Microsoft's Send brings its Outlook-based, WhatsApp-like messaging to Android

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Microsoft says Send is off to a rousing start since it introduced the new email-based messaging app nearly two months ago. To keep that momentum going, Microsoft expanded Send to Android on Wednesday.

The app started life as an iPhone only affair; it now comes to Google’s mobile platform in beta form. Microsoft says Send for Android will remain in preview mode until the company can “bring it up to speed” with the iPhone version.

Microsoft is also adding new international availability to the app. Originally open only to U.S. and Canadian users, Send is now available in the U.K., Brazil, and Denmark as well.

One thing that hasn’t changed, however, is Send’s limit to Office 365 business and education users. If you have a regular Hotmail or Office 365 account, Send is not for you.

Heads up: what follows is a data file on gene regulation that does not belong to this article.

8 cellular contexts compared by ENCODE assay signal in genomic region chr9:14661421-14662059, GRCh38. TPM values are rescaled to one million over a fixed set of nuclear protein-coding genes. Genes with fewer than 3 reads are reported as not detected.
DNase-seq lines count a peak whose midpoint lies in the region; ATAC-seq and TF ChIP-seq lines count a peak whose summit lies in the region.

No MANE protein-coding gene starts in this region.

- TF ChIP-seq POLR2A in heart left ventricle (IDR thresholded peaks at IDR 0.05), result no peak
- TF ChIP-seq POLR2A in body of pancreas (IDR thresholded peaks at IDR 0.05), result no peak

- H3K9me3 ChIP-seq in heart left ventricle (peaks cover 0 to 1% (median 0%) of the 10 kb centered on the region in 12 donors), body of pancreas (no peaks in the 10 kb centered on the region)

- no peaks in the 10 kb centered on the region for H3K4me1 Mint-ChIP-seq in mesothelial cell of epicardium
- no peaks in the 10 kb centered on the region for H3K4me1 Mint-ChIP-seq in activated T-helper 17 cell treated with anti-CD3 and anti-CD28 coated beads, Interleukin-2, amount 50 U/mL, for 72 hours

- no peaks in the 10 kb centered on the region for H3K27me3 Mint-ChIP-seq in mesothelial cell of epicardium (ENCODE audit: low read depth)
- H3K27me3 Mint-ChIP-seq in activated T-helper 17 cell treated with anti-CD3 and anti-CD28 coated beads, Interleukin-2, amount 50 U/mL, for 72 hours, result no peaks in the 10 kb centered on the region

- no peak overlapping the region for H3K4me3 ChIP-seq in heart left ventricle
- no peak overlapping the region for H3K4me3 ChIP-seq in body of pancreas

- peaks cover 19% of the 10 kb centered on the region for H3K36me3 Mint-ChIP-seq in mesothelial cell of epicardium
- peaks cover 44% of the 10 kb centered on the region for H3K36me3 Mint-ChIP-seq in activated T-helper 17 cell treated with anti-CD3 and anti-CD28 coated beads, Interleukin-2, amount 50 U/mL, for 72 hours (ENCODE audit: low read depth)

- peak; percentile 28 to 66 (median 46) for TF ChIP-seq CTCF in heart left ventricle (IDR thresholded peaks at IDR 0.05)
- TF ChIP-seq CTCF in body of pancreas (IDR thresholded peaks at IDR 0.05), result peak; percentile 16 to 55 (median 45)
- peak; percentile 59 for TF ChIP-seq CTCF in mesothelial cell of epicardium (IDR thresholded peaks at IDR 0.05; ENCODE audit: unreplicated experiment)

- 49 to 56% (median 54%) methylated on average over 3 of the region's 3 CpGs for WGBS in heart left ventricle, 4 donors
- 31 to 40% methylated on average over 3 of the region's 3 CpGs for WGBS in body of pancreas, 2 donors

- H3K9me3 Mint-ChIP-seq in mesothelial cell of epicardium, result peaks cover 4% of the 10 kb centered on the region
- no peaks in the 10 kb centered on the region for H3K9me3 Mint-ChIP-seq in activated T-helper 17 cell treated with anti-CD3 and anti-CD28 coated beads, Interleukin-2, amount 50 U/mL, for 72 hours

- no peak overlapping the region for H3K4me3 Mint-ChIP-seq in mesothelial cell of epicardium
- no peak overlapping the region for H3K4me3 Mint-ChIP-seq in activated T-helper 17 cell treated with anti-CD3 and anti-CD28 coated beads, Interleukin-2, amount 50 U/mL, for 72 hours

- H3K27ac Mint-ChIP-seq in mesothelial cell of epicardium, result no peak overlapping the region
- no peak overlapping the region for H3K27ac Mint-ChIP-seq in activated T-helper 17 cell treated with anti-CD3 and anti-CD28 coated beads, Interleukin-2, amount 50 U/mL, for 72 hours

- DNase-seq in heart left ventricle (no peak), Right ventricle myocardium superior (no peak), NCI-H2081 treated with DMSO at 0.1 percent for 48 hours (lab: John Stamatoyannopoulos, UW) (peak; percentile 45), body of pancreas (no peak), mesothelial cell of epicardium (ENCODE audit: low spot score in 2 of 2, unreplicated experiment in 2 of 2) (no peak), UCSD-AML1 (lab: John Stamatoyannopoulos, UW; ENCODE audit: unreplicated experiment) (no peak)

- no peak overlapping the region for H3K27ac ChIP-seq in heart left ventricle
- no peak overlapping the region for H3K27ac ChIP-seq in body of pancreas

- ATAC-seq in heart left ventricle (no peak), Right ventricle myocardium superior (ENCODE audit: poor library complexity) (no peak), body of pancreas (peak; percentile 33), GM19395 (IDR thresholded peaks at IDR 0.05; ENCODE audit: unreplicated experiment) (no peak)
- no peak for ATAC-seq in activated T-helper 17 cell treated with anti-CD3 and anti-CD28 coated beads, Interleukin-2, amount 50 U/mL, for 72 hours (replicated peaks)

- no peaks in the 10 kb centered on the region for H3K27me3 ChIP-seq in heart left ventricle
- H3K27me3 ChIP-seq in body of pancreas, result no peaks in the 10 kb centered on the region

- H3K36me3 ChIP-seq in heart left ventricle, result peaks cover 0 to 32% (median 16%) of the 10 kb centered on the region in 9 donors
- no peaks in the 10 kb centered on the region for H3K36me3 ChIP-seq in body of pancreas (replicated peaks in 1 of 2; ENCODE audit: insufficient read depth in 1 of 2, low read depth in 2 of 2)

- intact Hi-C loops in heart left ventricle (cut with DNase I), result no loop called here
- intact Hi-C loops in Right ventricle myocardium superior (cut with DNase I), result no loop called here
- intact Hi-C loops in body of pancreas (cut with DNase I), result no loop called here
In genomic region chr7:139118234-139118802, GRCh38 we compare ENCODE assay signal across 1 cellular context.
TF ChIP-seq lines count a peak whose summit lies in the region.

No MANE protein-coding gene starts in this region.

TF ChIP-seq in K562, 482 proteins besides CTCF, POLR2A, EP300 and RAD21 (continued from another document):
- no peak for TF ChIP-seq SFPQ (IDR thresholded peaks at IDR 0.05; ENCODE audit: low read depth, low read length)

Send is Microsoft’s attempt to build a simpler messaging platform on top of email. Instead of sending a proper email with a recipient, subject line, and message, Send allows you to send a short message to someone as long as you know their email address.

Since its introduction, Microsoft says it has added new features to Send as a result of user feedback, including the ability to delete conversations, add people to conversations, send direct messages to people from a group conversation, share your location, and GIF sharing.

The new Android version is available for anyone running version 4.2 (Jelly Bean) and up. Microsoft says a Windows Phone version is also in the works.

The impact on you at home: Android is the most popular mobile operating system in the world. Send's original iPhone-only nature no doubt limited its usefulness in the workplace. Now that it supports the vast majority of phones out there, businesses and schools are likely to find it much more useful—if there's room for another communication service in a world already filled with options like HipChat, Slack, WhatsApp, and even Microsoft's own Yammer.

This story, "Microsoft's Send brings its Outlook-based, WhatsApp-like messaging to Android" was originally published by PCWorld.

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